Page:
Since 1997, ICAO, the UN organization for air travel has dragged its feet to implement binding climate targets (learn more). For many years, the European Union had signalled to the international community that it would place unilateral restrictions on aviation emissions if ICAO would not take stronger action and commit to a plan to reduce aviation emissions. After slow progress under ICAO to agree on binding targets to reduce aviation emissions, the EU decided that starting from 2012 all flights arriving to and flying from the EU would have to account for their emissions and be included in its cap-and-trade scheme (EU-ETS).
The EU’s decision prompted very strong reaction, in particular from China, India and the US. The EU was accused that its unilateral approach would spark a trade war and infringe on national sovereignty.
In April 2013, after months of tense negotiations and lawsuits, the EU gave in to mounting pressures and deferred the inclusion of international flights in the ETS by one year through the so called ‘stop the clock’ derogation, a partial revocation of the law, which temporarily halted the inclusion of intercontinental flights in the EU-ETS throughout 2013. (Flights within Europe were not affected and remain covered under the EU-ETS.)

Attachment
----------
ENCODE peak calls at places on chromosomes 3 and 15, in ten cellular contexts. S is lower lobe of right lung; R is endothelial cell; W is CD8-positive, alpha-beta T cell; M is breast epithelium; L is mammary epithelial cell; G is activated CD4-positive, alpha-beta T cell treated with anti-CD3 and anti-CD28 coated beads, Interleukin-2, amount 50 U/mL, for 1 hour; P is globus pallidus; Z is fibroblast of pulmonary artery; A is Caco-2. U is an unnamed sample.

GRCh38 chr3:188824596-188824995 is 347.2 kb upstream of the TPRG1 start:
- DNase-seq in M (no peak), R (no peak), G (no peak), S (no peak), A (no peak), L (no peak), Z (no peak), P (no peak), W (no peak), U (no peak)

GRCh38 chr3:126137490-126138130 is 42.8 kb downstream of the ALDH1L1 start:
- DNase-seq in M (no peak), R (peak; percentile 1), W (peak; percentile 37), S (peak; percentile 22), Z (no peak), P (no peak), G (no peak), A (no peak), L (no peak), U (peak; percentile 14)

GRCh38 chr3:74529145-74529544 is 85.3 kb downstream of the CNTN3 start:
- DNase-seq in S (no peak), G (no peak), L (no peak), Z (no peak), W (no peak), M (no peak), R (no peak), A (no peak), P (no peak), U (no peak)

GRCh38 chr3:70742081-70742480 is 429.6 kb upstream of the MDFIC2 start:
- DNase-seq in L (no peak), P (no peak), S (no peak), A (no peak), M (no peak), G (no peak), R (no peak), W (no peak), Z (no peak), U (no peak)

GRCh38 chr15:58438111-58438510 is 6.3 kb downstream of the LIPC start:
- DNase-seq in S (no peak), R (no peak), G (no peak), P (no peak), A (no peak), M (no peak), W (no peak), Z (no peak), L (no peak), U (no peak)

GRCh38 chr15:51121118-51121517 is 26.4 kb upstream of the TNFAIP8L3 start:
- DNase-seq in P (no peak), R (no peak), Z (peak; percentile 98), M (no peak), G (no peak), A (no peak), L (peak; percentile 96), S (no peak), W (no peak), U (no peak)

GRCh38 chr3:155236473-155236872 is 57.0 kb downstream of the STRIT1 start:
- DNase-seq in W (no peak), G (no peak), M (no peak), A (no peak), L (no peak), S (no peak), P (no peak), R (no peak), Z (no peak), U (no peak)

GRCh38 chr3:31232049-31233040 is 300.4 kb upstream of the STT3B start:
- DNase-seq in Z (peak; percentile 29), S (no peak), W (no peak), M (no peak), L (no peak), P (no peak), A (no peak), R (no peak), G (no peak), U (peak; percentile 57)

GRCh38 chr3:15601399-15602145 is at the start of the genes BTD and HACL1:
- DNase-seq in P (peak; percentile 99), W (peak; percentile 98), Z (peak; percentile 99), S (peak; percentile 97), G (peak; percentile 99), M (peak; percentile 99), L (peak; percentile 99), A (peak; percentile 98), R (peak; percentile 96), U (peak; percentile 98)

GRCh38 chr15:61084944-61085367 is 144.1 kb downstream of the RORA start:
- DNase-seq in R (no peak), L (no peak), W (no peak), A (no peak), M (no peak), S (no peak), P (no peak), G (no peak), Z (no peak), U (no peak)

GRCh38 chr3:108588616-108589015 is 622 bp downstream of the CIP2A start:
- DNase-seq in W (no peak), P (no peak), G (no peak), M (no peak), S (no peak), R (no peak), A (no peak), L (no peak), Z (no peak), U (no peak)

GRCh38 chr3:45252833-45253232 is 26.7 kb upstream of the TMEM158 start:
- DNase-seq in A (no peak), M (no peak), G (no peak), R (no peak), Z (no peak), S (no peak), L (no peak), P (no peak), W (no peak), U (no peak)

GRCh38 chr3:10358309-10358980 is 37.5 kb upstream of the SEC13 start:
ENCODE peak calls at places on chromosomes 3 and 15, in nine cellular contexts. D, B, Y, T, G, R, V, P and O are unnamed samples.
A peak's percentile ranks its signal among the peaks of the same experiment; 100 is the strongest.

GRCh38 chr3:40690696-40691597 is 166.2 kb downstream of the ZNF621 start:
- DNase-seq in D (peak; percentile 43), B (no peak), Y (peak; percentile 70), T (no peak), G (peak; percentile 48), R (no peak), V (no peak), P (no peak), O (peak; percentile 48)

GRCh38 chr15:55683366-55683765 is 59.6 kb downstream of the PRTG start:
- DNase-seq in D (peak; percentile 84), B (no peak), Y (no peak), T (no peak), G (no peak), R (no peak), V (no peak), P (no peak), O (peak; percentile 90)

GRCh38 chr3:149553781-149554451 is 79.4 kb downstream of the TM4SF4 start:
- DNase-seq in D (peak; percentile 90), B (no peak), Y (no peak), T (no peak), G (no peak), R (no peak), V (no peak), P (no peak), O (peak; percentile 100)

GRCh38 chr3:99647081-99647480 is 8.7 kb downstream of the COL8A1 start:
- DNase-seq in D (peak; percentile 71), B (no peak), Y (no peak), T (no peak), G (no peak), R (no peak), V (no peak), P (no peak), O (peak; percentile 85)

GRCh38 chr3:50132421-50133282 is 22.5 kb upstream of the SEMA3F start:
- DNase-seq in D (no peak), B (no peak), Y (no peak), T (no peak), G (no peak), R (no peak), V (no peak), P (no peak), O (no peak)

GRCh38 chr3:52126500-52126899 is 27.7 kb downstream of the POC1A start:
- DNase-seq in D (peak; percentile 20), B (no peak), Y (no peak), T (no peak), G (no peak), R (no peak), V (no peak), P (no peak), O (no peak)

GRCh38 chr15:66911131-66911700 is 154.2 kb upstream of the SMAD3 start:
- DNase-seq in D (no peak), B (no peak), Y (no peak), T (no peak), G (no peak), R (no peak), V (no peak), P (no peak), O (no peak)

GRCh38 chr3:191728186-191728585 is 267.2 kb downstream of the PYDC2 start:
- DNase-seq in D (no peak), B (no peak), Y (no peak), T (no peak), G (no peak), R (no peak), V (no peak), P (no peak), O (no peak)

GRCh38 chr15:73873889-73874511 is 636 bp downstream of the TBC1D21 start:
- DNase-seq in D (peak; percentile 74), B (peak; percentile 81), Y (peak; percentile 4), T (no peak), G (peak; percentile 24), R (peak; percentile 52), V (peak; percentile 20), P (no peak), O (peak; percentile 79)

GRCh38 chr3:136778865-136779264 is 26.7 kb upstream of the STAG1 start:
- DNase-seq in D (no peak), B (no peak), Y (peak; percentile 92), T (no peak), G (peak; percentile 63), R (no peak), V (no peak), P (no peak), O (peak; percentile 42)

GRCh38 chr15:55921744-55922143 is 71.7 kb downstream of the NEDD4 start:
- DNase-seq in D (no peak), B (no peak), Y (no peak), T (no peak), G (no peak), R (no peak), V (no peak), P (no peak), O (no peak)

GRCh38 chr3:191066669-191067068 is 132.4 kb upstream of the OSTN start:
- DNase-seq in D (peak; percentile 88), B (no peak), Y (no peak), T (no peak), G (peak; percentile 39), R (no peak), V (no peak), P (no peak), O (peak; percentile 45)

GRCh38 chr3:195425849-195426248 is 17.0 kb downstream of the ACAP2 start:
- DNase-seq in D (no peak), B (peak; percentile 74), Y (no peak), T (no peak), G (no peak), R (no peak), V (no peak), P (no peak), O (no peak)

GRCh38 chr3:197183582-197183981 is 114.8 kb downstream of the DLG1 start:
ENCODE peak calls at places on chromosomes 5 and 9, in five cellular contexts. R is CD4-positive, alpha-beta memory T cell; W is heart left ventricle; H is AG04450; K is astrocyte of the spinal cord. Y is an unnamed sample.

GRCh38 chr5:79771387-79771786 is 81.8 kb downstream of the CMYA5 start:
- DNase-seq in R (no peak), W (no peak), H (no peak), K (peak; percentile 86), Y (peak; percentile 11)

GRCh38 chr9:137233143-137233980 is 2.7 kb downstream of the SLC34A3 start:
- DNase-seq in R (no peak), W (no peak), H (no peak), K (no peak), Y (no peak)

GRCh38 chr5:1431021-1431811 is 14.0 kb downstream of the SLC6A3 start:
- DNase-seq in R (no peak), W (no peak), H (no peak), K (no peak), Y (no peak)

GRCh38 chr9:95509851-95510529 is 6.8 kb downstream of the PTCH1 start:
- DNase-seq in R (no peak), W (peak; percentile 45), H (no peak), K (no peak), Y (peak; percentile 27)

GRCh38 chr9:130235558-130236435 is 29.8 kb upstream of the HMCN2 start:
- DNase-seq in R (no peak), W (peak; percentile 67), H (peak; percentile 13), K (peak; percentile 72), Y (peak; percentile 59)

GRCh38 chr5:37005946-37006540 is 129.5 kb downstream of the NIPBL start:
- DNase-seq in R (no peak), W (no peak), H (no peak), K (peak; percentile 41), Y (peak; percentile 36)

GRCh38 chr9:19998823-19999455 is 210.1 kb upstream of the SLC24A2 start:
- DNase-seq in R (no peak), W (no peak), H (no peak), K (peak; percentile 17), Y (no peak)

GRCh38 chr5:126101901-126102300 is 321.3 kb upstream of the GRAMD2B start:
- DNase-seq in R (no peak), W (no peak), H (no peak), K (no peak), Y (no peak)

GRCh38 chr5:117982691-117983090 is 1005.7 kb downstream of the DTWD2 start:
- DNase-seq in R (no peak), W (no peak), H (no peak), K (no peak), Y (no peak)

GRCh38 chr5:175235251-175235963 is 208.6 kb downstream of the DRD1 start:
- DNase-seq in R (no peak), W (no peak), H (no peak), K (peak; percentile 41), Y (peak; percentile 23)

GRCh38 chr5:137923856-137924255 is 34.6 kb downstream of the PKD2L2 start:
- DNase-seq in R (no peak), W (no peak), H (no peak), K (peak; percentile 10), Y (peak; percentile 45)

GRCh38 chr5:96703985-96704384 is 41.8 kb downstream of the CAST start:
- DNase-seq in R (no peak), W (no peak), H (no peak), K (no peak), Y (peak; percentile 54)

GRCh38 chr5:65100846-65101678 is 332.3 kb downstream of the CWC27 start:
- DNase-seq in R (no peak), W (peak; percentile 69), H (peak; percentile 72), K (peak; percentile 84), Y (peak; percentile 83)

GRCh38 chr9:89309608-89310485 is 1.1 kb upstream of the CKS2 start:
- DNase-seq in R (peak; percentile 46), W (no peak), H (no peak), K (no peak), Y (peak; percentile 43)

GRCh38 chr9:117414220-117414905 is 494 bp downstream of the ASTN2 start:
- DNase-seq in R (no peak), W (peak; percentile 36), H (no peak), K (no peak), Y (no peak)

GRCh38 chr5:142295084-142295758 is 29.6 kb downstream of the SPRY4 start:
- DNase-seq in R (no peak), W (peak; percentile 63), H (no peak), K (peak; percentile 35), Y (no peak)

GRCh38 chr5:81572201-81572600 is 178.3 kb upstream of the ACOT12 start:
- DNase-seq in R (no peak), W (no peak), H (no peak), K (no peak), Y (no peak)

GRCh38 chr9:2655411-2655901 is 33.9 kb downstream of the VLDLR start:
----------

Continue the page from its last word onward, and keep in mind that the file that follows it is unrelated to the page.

In September 2013 the ICAO council decided to consider developing market-based measures (MBM) for the CO2 emission from international flights. Such a global MBM would start after 2020. In 2016, at the next ICAO assembly, countries will decide if such a global MBM will be established for post 2020.
Following that decision, the EU decided in the spring of 2014 to extend its stop the clock derogation until after the next ICAO assembly in 2016 and stated that a global approach remained the EU’s preferred option.
Carbon Market Watch call on the EU has to include all flights to and from Europe in its EU-ETS if in 2016 ICAO does not agree to establish an ambitious global MBM together with an ambitious set of technological and operational climate targets.